prosciutto cotto vs prosciutto crudo

Italy is well-known for its cured meats, and among Italian cured meats, prosciutto doubtlessly takes the crown of popularity. Even if your interest in gastronomic spaces is mild and you don’t often recognize gourmet products by the name, the chances are still high that you know a thing or two about Italian cured meats and prosciutto specifically. 

These thinly sliced dark pink chewy and savory salumi is a frequent topping for pizzas, sandwiches, salads, and a popular, almost ever-present ingredient of charcuterie boards. With its reputation as a high-end, gourmet meat product, prosciutto’s popularity outside Italy only grows as time passes, and it’s not likely to let up anytime soon.

But admit it, when you imagine prosciutto, you have a particular expectation of what you’ll see on your plate: the dark, thin, cured slices that look similar to Spanish jamón or German black forest ham. 

The picture is so ubiquitously associated with prosciutto that some people had even felt cheated and tricked when what they got had little similarities to what they expected. The mishap is more frequent than you might think and stems from the misconception that there’s only one variety of prosciutto around. In fact, what we call prosciutto is just one subtype, called prosciutto Crudo. The other, no less prevalent in Italy but less frequently associated with the name outside the country, is prosciutto Cotto.

If you’ve never tasted prosciutto Cotto (or Crudo, for that matter) before and wish to compare the flavors, you can check out Yummy Bazaar’s newly assembled selection of Italian cured meats for prosciutto and other salumi. 

Meanwhile, let’s break down what the word prosciutto means, the differences and similarities between prosciutto Crudo and prosciutto Cotto, and the best ways to use each.

What is prosciutto?

While the word “prosciutto” has a powerful association with a specific type of cured meat to the rest of the world, in Italy, “prosciutto” simply means “ham,” any kind of it. The product we associate prosciutto with is prosciutto Crudo, a dry-cured ham (Crudo meaning raw or crude). The other type of prosciutto is cooked ham, or, as Italians call it, prosciutto Cotto (Cotto meaning cooked). 

Over time, the term became so strongly with the most popular varieties that non-Italians started using prosciutto and prosciutto Crudo interchangeably, and the terms became nigh synonymous for foreign consumers, especially when other countries began manufacturing similar products and labeling them prosciutto. 

The term prosciutto itself isn’t protected (though places of origin for certain variations are), so technically, any country can produce prosciutto using the same technique and cuts of meat as Italians. They just can’t label that product Prosciutto di Parma, for example.

On the other hand, Prosciutto Cotto is simply called ham or Italian ham if the brand manufacturing the product is specific about it (they usually aren’t, unless the brand in question is from Italy). Italian brands label their cooked ham slices prosciutto Cotto because that’s precisely what it is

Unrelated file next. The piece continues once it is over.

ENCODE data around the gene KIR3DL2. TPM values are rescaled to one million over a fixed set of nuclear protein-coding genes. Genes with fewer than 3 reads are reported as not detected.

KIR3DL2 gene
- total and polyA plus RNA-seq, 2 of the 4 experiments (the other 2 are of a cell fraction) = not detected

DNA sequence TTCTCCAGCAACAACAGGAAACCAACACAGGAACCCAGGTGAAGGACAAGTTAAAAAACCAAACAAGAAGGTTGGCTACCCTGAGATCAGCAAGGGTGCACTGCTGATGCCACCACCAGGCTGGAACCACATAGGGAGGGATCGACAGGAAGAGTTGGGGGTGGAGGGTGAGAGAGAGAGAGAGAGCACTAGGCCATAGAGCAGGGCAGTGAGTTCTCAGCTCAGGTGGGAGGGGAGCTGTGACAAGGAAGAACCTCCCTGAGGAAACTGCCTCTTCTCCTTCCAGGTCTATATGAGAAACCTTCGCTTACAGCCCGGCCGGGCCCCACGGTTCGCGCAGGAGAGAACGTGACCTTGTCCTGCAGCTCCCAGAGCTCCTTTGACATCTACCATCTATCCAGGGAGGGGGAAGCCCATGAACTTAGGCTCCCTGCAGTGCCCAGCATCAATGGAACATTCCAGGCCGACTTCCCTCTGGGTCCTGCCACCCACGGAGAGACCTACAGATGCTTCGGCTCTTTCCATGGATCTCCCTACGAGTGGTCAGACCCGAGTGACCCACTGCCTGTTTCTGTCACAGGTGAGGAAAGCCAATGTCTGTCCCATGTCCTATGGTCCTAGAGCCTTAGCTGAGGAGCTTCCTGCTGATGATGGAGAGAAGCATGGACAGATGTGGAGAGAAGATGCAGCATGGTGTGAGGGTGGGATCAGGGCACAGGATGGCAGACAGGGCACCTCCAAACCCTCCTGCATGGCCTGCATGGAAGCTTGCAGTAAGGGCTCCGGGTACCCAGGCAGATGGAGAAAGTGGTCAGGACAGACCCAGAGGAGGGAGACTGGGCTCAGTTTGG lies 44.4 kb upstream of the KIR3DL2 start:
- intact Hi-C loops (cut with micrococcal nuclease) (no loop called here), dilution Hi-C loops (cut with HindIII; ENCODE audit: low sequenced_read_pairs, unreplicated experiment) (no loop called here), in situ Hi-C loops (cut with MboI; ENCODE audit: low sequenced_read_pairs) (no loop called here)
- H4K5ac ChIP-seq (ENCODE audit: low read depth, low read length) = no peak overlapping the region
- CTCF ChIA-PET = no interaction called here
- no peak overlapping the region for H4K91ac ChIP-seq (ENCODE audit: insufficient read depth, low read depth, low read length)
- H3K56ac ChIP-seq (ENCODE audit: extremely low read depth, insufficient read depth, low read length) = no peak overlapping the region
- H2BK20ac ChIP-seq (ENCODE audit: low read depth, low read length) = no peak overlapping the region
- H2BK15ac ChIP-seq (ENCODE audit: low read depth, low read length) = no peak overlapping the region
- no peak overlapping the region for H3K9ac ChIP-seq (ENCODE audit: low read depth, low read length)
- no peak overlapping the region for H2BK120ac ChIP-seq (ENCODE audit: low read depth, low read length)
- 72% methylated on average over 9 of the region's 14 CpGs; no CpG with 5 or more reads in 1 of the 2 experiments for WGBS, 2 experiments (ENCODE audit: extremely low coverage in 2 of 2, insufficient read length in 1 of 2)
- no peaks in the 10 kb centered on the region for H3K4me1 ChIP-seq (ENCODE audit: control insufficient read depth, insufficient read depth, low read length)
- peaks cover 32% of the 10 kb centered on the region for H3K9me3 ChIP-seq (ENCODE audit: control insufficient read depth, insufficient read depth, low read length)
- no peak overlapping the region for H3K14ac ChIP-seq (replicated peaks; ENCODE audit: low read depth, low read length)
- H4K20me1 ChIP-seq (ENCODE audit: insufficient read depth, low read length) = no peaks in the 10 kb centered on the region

And there’s the reason for frequent mishaps. If the restaurant serves prosciutto Cotto, the product will have little similarity to what prosciutto is supposed to look like to an average consumer.

How is prosciutto made?

Prosciutto is made from a hind leg of a pig. The meat quality is typically strictly controlled, especially for prosciutto Crudo, as it’s considered an artisanal product, which means that the animals are kept on a special diet during their lives.

Prosciutto Cotto's production process is relatively simple and doesn’t differentiate much from other cooked hams, though its specifics are unique. After thoroughly cleaning the meat, it’s cooked at a tightly controlled temperature to ensure it attains the characteristic soft and juicy texture. High-quality prosciutto Cotto is supposed to have a very tender, melt-in-your-mouth feel. Frequently it is additionally brined and seasoned with herbs and spices to achieve a more unique flavor.

Prosciutto Crudo’s production process is more complicated. Once the pig’s leg has been thoroughly cleaned, it’s covered with salt (usually by hand, often by a person called the salt-master, Maestro Salatore) and left to rest for a few weeks so that the salt can draw out all the moisture from the meat. 

After the meat is deemed sufficiently dry, the pork leg is washed, seasoned (again, by hand), and left to dry for at least 12 months. The longer the aging process, the more potent and more complex the flavor profile of the final product.

What is prosciutto Cotto?

Prosciutto Cotto is a type of Italian cooked ham, most often steam-cooked but sometimes boiled or baked. 

It’s made with high-quality pork from the pig’s hind legs. The cooking process can last up to four days

To make prosciutto Cotto, the pig’s leg is deboned and very carefully defatted (prosciutto Cotto should have a very thin but visible layer of fat). After that, the meat is placed in a brine made with water, salt, and seasonings, which are unique to each specific recipe. This part of the process can last up to 72 hours to ensure the meat is adequately tenderized and flavored. After being extracted from the brine, the pig’s leg is carefully massaged to ensure that the brine injection is homogenous throughout. 

Using flavor enhancers, emulsifiers, nitrites, and nitrates instead of (or alongside) brine is typical in mass manufacturing of cheaper, lesser quality prosciutto Cotto. 

Finally, comes the time to cook the ham. Most manufacturers use the steam-cooking method, though boiling is traditional, and many artisanal shops still prefer using it over steam. Balancing the cooking time and temperature is the biggest secret to a high-quality prosciutto Cotto. The average math is 1 ½ hour for every 3lbs of meat. Depending on the size of the cut, this can mean anywhere between 12 and 24 hours. 

Prosciutto Cotto is supposed to have a bright pink color with a thin layer of white fat, a tender and juicy texture, and a light, delicate flavor profile. 

Overcooking is the easiest way to ruin prosciutto Cotto, as it becomes hard, gamy, and loses all flavor complexity.

Types of prosciutto Cotto:

There are several categories of prosciutto Cotto, determined by the humidity percentage in the cooked meat. The lower the humidity, the higher quality of the prosciutto in question.